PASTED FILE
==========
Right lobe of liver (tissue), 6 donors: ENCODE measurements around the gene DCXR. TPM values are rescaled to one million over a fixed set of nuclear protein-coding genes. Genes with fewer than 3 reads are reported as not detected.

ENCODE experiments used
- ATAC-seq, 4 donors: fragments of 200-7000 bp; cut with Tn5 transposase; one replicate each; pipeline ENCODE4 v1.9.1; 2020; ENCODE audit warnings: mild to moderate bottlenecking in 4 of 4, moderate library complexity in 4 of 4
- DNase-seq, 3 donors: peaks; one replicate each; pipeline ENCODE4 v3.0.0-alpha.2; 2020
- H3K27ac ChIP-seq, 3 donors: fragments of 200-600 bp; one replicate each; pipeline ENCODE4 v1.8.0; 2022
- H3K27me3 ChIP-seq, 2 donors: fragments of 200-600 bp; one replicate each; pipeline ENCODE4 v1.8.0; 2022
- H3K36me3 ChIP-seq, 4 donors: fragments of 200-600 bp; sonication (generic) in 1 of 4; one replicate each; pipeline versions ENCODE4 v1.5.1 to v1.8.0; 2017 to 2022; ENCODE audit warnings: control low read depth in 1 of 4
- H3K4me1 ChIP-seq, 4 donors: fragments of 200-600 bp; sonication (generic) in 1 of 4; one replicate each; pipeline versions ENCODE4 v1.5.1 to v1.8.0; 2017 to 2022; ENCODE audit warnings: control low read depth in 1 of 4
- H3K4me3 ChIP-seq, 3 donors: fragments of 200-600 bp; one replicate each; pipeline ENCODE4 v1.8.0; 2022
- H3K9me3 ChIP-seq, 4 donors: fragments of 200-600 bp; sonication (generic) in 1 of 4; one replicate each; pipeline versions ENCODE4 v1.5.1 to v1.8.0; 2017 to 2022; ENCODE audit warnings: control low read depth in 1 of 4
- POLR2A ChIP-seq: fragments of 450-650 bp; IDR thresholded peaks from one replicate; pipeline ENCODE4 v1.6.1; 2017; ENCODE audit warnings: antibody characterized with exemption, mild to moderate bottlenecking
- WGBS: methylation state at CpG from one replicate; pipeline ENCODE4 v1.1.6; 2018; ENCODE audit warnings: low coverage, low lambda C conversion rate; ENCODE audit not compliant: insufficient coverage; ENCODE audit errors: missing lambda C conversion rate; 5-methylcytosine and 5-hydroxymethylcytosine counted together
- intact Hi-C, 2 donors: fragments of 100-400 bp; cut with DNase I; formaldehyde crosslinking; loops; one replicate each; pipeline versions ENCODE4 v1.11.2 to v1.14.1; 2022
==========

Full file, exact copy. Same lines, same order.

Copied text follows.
Right lobe of liver (tissue), 6 donors: ENCODE measurements around the gene DCXR. TPM values are rescaled to one million over a fixed set of nuclear protein-coding genes. Genes with fewer than 3 reads are reported as not detected.

ENCODE experiments used
- ATAC-seq, 4 donors: fragments of 200-7000 bp; cut with Tn5 transposase; one replicate each; pipeline ENCODE4 v1.9.1; 2020; ENCODE audit warnings: mild to moderate bottlenecking in 4 of 4, moderate library complexity in 4 of 4
- DNase-seq, 3 donors: peaks; one replicate each; pipeline ENCODE4 v3.0.0-alpha.2; 2020
- H3K27ac ChIP-seq, 3 donors: fragments of 200-600 bp; one replicate each; pipeline ENCODE4 v1.8.0; 2022
- H3K27me3 ChIP-seq, 2 donors: fragments of 200-600 bp; one replicate each; pipeline ENCODE4 v1.8.0; 2022
- H3K36me3 ChIP-seq, 4 donors: fragments of 200-600 bp; sonication (generic) in 1 of 4; one replicate each; pipeline versions ENCODE4 v1.5.1 to v1.8.0; 2017 to 2022; ENCODE audit warnings: control low read depth in 1 of 4
- H3K4me1 ChIP-seq, 4 donors: fragments of 200-600 bp; sonication (generic) in 1 of 4; one replicate each; pipeline versions ENCODE4 v1.5.1 to v1.8.0; 2017 to 2022; ENCODE audit warnings: control low read depth in 1 of 4
- H3K4me3 ChIP-seq, 3 donors: fragments of 200-600 bp; one replicate each; pipeline ENCODE4 v1.8.0; 2022
- H3K9me3 ChIP-seq, 4 donors: fragments of 200-600 bp; sonication (generic) in 1 of 4; one replicate each; pipeline versions ENCODE4 v1.5.1 to v1.8.0; 2017 to 2022; ENCODE audit warnings: control low read depth in 1 of 4
- POLR2A ChIP-seq: fragments of 450-650 bp; IDR thresholded peaks from one replicate; pipeline ENCODE4 v1.6.1; 2017; ENCODE audit warnings: antibody characterized with exemption, mild to moderate bottlenecking
- WGBS: methylation state at CpG from one replicate; pipeline ENCODE4 v1.1.6; 2018; ENCODE audit warnings: low coverage, low lambda C conversion rate; ENCODE audit not compliant: insufficient coverage; ENCODE audit errors: missing lambda C conversion rate; 5-methylcytosine and 5-hydroxymethylcytosine counted together
- intact Hi-C, 2 donors: fragments of 100-400 bp; cut with DNase I; formaldehyde crosslinking; loops; one replicate each; pipeline versions ENCODE4 v1.11.2 to v1.14.1; 2022